RllwJoe Member

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    Hi Michiel, and welcome to VFRW.

    We tend to be a bit bias on this forum toward the VFR models, however many of our members own and ride other makes and models so I think that you will have some fair opionions.

    You have already noted that the VFR is a bit on the heavy side. That is a concern when moving the bike in the carport/ garage or when navigating a parking lot at slow speed or when backing out of a parking spot. Any time that you are moving very slowly and must stay balanced. This is a bigger concern for those who have a short inseam, however, it can catch anyone because of the weight. On the road and at speed it feels much lighter. It will never be as "flick-able" as a CBR or the like because they are approx 100 lbs lighter. But on long rides the VFR is more comfortable in part because of the weight.

    VFR's can be a wonderful first bike. Just take it easy as you get started, drive like no one can see you, and always wear protective gear - ATGATT.
     
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  5. Michiel

    Michiel New Member

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    Thanks a lot Rhoderage for your detailed response.

    I see you have two very good looking machines!


    I am glad that you think the CBR 600 experience is useful for the VFR800. Since I am a bit older (29) and am looking for a cycle that I can use for many years, rather than starting on a bike that might be upgraded after a couple years, I thought the VFR would be perfect.


    I see that there are some potential models in my area, so thank you for your advice on what to look for. This will certainly help when visiting the sellers. Unfortunately, the 8g seems a bit out of my budget, but I also think I would prefer the 6g, perhaps because of its looks and innovative engineering at the time. If the fall/winter discount is good, that would of course be a nice advantage.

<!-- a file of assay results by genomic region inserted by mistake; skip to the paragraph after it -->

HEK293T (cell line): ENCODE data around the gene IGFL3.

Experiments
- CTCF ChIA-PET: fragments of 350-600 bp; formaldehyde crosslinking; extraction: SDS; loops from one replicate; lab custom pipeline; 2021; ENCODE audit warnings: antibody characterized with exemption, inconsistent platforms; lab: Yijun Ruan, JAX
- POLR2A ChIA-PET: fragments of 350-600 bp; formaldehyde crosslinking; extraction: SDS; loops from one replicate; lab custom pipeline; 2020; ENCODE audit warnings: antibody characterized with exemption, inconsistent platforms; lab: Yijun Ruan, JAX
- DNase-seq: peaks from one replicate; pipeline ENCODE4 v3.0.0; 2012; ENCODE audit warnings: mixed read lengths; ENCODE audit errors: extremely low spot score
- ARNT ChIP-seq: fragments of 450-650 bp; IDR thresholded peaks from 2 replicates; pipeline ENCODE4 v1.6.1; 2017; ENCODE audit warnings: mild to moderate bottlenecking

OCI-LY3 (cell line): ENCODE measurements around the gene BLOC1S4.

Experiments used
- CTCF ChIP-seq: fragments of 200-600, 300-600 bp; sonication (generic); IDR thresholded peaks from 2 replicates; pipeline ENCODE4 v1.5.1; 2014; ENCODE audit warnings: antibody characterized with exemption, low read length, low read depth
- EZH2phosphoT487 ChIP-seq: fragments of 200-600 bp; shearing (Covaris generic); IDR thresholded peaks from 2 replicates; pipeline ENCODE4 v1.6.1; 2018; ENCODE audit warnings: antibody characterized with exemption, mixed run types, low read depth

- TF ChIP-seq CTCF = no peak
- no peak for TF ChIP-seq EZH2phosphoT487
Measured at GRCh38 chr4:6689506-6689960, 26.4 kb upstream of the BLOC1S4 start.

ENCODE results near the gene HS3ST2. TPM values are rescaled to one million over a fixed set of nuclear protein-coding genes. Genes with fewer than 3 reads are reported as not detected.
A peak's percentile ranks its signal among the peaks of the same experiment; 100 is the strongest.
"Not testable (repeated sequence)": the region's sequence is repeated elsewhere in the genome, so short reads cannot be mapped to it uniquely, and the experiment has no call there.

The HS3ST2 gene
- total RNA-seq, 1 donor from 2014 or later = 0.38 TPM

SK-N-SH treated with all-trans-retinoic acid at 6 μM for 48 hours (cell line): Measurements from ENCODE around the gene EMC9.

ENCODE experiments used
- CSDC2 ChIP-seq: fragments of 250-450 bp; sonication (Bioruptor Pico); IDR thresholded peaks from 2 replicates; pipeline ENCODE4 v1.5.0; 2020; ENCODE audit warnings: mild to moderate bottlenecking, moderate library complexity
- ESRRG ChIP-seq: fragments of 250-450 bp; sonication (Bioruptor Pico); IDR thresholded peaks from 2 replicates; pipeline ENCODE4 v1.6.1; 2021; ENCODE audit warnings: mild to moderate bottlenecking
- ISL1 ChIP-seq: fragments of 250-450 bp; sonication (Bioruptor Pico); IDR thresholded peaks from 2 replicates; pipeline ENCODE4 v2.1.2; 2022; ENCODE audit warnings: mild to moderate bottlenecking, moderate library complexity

I think your what you explain at the end is most important to me, the sporty/tourey (I think it is a word, who cares if word disagrees) character of the bike and I hope to have the same feeling you have when I decide to purchase my own. Thank you for you advice, I will keep you posted for when I have made a final verdict.
     
  6. Michiel

    Michiel New Member

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    Hi SkiMad,


    Many thanks for your advice and welcoming message. What an honor it is to be welcomed by an official VFRWorld Greeter!


    Indeed you are completely right, there is a slight budget constrained, causing the 7th and 8th Gen to be a bit out of my league. Briefly jumping to your second point regarding weight, I also think that a liter bike might be a bit excessive, would you agree? Your point about the charging system seems a real concern, I have heard this more often (see rhoderage above). Is there a way to do some check, other than inspecting the battery for leakage, damaged cables, and/or rust on connectors?


    Regarding the weight, I completely see your point. This was also my biggest concern, however, I am about 12 stone and about 6 feet (185cm), would this still be an issue you think? Also I don’t have much of a problem to add sliders, no they don’t improve the look, but I guess to do preserve it